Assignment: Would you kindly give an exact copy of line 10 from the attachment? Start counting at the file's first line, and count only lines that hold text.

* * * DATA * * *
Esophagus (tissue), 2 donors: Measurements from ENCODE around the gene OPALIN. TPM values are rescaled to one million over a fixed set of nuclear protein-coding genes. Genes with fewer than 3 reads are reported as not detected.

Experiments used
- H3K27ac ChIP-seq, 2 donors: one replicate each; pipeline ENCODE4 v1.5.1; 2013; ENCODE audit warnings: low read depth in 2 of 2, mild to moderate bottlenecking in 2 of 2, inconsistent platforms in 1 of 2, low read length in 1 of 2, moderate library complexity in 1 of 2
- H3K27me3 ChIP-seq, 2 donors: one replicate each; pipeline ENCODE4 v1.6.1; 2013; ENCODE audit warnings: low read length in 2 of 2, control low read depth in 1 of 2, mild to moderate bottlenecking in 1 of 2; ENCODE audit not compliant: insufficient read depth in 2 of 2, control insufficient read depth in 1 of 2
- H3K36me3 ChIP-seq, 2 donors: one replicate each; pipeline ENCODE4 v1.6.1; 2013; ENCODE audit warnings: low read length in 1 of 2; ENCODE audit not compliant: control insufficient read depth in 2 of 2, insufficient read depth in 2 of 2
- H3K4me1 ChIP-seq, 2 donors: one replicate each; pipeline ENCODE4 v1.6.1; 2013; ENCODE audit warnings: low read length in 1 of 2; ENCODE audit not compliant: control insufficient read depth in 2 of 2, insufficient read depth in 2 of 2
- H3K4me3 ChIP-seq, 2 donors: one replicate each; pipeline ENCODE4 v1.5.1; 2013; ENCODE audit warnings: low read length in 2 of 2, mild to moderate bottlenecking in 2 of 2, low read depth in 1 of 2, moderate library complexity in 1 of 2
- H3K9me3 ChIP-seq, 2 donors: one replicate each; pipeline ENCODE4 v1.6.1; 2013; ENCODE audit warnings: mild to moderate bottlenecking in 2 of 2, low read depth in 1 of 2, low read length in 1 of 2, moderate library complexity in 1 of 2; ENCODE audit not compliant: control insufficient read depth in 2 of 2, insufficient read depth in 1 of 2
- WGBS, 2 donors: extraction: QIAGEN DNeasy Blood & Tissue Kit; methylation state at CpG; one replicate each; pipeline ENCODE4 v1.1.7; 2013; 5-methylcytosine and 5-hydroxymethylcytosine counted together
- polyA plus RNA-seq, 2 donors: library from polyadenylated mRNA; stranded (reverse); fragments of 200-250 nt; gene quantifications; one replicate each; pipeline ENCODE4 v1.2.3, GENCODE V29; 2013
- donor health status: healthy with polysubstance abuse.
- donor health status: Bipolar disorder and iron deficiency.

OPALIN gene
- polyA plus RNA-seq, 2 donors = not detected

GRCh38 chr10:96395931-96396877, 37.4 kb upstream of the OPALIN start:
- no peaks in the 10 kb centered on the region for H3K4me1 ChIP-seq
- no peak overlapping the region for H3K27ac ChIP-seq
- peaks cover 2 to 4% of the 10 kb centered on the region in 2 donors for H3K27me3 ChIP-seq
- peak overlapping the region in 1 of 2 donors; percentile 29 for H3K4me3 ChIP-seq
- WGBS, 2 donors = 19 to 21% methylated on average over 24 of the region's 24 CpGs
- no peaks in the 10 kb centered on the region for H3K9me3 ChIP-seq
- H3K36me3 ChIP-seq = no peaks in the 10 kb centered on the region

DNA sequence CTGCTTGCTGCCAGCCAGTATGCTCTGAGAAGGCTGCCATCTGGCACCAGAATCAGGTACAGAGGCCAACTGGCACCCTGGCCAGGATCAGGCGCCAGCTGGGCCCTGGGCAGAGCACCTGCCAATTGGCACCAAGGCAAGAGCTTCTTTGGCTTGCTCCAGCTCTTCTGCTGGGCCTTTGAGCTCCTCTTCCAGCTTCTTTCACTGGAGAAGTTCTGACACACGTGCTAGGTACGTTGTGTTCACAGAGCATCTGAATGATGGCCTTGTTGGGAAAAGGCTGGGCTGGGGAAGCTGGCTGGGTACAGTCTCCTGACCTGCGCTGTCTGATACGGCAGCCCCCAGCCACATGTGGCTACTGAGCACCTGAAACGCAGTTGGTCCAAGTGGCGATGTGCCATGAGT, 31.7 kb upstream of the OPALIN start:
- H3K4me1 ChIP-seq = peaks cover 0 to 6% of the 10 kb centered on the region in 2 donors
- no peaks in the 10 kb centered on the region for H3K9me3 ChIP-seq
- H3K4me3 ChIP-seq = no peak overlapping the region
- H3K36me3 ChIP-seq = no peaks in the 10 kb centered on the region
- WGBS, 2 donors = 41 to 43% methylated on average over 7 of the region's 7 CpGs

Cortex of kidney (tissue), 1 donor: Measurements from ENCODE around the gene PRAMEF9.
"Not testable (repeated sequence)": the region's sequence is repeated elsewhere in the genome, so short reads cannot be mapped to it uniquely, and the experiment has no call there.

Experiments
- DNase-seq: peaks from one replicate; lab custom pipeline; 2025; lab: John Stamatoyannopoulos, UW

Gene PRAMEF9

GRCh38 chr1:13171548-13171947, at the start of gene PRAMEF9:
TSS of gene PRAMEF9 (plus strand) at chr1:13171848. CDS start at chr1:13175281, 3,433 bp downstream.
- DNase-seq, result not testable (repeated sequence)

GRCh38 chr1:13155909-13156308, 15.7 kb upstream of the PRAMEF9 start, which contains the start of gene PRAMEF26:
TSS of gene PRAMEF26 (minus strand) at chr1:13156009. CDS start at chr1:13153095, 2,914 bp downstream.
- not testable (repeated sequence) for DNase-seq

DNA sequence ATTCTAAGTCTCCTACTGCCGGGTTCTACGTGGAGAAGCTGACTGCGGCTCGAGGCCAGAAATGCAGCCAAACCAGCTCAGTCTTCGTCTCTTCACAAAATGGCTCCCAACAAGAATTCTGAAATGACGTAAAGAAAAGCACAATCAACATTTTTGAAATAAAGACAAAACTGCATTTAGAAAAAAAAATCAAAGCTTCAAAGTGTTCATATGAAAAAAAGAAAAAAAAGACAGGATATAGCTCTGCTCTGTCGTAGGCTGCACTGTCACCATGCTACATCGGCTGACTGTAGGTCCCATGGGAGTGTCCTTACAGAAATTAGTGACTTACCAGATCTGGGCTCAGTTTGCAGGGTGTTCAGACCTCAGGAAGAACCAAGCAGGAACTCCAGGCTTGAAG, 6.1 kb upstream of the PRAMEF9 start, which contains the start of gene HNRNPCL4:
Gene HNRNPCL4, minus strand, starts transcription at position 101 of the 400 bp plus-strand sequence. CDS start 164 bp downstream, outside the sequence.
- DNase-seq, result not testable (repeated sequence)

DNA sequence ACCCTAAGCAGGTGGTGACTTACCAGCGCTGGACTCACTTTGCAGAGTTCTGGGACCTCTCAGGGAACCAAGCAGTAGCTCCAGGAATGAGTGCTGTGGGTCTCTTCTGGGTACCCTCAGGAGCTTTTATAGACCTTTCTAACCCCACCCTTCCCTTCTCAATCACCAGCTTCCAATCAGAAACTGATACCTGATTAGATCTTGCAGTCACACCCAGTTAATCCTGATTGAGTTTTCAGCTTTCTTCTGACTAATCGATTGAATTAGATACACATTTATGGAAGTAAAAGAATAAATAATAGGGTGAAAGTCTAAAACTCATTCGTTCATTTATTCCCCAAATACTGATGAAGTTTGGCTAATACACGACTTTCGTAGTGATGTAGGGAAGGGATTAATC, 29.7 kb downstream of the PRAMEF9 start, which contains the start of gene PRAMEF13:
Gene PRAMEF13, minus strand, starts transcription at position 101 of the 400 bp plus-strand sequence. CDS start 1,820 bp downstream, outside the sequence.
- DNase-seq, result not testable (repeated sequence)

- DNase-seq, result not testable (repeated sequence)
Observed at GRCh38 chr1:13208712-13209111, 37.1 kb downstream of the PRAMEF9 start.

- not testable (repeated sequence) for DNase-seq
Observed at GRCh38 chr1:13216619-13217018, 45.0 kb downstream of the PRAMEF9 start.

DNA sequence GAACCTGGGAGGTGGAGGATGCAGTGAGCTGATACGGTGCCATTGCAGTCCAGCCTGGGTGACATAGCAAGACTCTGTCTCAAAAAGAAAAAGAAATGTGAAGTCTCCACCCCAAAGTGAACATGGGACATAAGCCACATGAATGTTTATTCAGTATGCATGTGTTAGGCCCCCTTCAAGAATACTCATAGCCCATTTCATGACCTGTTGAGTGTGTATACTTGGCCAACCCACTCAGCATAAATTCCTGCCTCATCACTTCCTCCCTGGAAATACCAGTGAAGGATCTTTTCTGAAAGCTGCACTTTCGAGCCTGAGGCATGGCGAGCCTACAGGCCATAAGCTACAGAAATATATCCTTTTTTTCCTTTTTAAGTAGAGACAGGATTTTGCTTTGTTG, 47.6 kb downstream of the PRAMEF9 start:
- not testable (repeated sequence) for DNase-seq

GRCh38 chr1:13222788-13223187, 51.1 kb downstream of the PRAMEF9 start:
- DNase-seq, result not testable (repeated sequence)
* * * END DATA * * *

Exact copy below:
- polyA plus RNA-seq, 2 donors: library from polyadenylated mRNA; stranded (reverse); fragments of 200-250 nt; gene quantifications; one replicate each; pipeline ENCODE4 v1.2.3, GENCODE V29; 2013